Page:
Gardens|July 25, 2012 11:32 am

How to protect your plants in a heatwave

Going from incredibly bad to incredibly good weather is typical of the UK. Last week we were getting sick a how much it was raining, and now we’re basking in glorious sun shine. However, as the temperatures increase you need to look after your plants.

Here are 5 tips to keep your garden in top shape and avoid your plants getting damaged by the sun.

1. Water!

This sounds obvious but it’s key to your plants’ healthy living. Make sure to water your plants in the early morning, before the sun is at its highest point (mid day).

Perhaps try to give them more water than you normally would, as the soil will dry out over the course of the day.

It’s crucial that when watering you avoid getting the leaves too wet. If there are water droplets on the leaves then they’ll magnify the sun’s heat – resulting in the leaves burning.

2. Use other plants for shade

If you need to replant budding shoots, then try to locate them nearer taller neighbouring plants. These will give them shelter from the sun.

It’s important to locate where the sun will directly shine and where shadow is cast by currently planted plants before you plant the new shoots. Make sure to plant in areas shadow is cast only during the hottest part of the day.

3. Keep grass longer

Having your lawn’s grass cut to a short length isn’t a good idea during a heat wave. The problem is that the heat will dry out the soil, so like tip #2 – it’s best to focus on creating shade and this can be done by letting the grass grow longer.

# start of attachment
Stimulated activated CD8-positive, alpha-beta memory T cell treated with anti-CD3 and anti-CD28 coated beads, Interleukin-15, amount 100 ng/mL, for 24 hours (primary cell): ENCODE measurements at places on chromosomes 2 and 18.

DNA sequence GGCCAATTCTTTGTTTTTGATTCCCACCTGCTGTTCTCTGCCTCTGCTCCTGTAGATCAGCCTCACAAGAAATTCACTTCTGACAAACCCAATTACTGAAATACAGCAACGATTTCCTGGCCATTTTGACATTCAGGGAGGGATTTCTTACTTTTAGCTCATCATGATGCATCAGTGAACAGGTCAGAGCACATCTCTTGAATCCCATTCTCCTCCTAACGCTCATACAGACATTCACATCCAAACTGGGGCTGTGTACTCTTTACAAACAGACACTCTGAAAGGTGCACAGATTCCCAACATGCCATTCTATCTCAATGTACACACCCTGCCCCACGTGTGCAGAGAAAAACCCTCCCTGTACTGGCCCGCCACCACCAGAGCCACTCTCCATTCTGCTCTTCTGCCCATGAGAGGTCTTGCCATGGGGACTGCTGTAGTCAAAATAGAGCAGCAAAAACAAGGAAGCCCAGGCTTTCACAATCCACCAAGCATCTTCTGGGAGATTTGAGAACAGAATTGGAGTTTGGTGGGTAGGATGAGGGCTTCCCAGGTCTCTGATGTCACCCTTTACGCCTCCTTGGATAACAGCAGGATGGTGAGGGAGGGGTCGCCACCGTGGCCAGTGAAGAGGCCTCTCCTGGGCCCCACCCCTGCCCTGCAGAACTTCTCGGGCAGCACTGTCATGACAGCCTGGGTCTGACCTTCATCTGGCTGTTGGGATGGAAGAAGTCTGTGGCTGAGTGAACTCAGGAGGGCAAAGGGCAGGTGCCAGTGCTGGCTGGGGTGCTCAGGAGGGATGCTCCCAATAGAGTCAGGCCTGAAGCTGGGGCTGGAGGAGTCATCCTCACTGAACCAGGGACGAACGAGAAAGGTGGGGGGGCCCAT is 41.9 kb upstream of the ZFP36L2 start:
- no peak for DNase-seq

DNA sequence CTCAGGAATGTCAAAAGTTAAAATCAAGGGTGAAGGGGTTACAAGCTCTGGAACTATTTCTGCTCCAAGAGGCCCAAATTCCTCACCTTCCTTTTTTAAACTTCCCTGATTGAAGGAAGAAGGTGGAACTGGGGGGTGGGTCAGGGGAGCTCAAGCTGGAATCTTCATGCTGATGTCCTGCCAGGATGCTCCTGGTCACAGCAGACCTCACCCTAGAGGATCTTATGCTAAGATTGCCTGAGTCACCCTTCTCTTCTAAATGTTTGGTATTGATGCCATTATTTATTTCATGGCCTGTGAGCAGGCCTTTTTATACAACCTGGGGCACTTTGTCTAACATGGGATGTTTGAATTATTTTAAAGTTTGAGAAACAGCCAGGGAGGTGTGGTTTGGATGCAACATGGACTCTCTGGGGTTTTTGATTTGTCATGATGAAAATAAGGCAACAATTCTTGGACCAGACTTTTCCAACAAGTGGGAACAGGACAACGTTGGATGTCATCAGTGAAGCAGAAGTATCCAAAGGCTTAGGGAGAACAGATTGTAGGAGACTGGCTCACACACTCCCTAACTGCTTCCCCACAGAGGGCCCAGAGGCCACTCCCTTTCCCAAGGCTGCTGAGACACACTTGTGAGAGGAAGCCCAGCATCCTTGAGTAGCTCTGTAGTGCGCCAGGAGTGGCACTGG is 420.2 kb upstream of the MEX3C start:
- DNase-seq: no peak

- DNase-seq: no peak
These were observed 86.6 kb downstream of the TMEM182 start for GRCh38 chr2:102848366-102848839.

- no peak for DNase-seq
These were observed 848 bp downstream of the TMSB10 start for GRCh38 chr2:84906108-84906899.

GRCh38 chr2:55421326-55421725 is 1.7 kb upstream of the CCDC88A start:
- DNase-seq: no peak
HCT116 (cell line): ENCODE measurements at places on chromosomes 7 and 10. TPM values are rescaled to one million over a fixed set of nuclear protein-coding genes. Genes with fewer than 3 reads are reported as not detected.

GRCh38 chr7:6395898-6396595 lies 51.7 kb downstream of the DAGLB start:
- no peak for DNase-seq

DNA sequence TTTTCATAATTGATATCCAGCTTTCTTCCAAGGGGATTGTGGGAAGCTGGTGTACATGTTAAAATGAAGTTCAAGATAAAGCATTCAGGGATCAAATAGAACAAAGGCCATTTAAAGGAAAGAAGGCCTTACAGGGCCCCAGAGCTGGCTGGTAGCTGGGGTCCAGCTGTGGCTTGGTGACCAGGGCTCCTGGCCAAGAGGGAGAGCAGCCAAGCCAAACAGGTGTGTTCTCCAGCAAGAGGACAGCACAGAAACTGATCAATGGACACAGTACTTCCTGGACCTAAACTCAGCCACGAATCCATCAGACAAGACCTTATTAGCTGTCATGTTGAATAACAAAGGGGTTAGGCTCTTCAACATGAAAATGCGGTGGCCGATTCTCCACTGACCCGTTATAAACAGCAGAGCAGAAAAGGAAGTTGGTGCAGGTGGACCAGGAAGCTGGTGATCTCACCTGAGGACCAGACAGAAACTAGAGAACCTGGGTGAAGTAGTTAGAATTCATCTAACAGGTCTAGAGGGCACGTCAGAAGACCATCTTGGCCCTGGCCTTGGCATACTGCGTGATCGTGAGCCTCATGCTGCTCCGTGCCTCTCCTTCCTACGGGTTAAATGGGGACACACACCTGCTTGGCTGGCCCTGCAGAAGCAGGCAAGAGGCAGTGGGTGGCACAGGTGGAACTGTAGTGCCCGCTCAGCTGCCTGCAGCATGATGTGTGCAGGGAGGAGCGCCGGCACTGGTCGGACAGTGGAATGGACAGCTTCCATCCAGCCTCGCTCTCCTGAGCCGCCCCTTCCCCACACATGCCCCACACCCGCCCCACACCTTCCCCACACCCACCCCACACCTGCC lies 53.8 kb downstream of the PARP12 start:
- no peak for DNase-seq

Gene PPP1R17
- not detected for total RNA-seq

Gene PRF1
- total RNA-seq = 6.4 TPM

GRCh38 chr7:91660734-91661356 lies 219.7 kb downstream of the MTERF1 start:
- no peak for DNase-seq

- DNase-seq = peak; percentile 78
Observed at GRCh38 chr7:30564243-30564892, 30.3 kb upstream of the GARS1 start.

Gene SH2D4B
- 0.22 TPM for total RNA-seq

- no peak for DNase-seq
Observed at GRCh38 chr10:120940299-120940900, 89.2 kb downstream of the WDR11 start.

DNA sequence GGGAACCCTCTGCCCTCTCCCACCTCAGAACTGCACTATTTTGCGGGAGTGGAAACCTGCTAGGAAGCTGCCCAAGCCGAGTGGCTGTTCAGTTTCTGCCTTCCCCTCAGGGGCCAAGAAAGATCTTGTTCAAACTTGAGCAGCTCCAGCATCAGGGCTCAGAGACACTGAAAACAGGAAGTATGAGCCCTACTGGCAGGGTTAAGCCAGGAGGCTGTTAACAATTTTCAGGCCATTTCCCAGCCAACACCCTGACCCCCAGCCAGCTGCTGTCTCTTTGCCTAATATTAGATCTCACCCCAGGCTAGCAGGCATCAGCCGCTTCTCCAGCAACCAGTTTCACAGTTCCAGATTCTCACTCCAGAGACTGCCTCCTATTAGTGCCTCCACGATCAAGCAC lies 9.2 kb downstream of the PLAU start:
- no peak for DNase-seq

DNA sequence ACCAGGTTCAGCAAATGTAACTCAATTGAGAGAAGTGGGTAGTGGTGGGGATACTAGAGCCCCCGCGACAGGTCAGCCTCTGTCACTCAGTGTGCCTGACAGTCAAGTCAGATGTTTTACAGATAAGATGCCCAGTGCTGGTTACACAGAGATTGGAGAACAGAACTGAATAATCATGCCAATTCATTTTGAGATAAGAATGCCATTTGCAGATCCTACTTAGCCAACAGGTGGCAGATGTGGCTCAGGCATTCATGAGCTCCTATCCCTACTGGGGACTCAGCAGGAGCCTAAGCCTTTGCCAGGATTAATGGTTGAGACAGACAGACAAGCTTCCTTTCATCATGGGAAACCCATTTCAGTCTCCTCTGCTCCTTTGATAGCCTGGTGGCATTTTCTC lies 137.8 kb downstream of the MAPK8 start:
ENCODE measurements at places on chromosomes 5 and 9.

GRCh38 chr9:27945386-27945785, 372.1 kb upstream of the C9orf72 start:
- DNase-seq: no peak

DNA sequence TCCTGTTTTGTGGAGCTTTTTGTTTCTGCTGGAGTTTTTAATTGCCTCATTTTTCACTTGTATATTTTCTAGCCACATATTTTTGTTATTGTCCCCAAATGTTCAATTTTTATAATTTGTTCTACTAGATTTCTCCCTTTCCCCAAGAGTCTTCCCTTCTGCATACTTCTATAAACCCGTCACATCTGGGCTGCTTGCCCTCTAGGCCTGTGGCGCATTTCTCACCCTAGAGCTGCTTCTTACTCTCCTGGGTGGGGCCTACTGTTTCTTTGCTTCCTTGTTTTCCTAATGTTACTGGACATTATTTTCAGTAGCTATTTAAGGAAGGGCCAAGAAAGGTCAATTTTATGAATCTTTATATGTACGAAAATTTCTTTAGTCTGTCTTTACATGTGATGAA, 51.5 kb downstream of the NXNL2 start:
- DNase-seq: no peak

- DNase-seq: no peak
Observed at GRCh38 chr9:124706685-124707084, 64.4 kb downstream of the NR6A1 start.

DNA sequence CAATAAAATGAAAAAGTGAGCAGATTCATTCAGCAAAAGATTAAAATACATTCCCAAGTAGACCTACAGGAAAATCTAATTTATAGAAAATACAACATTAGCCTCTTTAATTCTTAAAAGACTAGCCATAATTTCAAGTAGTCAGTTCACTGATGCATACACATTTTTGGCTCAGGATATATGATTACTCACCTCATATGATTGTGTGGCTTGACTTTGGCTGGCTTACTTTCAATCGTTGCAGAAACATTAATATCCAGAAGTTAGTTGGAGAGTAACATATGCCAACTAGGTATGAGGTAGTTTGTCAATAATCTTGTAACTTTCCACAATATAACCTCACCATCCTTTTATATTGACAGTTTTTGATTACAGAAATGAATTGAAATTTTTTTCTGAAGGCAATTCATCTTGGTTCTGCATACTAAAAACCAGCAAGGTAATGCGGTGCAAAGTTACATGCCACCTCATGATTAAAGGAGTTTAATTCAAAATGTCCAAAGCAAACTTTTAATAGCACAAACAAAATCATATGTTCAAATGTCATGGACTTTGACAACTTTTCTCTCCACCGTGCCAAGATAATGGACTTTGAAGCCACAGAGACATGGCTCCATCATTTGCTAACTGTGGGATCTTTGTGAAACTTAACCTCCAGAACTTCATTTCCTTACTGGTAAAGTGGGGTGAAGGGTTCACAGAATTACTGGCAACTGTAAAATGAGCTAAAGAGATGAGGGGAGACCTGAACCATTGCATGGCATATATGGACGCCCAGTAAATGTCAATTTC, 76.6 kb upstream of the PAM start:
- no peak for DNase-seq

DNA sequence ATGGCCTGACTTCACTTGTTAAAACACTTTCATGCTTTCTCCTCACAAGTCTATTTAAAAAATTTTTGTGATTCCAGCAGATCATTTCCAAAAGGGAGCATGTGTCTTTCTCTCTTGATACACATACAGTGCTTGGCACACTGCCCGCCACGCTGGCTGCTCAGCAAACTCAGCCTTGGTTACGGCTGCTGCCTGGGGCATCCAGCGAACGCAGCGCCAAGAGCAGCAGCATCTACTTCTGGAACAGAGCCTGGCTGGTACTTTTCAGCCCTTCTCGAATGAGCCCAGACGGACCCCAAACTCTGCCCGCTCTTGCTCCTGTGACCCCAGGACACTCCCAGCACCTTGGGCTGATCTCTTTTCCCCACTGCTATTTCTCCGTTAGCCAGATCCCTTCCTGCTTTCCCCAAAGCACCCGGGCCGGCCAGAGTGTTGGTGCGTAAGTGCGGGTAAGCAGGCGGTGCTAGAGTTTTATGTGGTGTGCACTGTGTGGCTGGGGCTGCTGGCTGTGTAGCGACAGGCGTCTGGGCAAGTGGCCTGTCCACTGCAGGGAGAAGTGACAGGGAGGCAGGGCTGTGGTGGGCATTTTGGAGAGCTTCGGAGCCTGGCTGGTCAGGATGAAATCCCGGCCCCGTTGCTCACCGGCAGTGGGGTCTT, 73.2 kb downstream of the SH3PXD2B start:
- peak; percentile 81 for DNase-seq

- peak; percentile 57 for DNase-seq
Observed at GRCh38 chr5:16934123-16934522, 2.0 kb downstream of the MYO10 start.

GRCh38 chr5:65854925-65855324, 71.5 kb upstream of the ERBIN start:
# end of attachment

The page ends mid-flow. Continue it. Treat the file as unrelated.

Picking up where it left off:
The ideal length is around 3 inches, so the soil is totally covered by grass.

This means you can water your lawn in the morning and the water will remain in the soil for longer.

4. Use a shade cloth

Shade cloths can be purchased from most garden centres, or you can use landscaping fabric.

This method is best for new plant beds, especially if you’re trying to grow vegetables, and should be treated as a temporary measure to place over plants when it gets really hot.

Simply create a wooden frame over the plant bed, and drape the fabric over the top. This is a good way to block the sun from affecting the plants during the hottest periods.

5. Use mulch

Using dry grass, which is reflective, as a dry mulch will have preserve moisture in the soil. Simply lay it all over your plant bed, tucking it in close to the stems of the plants.

You can grow your own mulch. Just don’t cut a small section of your lawn, so it grows long. Then when the need arises, cut the grass and leave it on your lawn to dry out.

Freshly cut grass will of course be green, but after it’s dried it out it’ll turn a light brown colour. This is when it is best suited to being used as a heat reflector to keep your soil and plant roots damp.

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